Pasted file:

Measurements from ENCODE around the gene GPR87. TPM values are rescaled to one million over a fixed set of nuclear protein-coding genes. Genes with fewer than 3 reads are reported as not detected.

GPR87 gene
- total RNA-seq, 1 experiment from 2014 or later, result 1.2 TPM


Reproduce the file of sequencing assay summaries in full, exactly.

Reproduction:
Measurements from ENCODE around the gene GPR87. TPM values are rescaled to one million over a fixed set of nuclear protein-coding genes. Genes with fewer than 3 reads are reported as not detected.

GPR87 gene
- total RNA-seq, 1 experiment from 2014 or later, result 1.2 TPM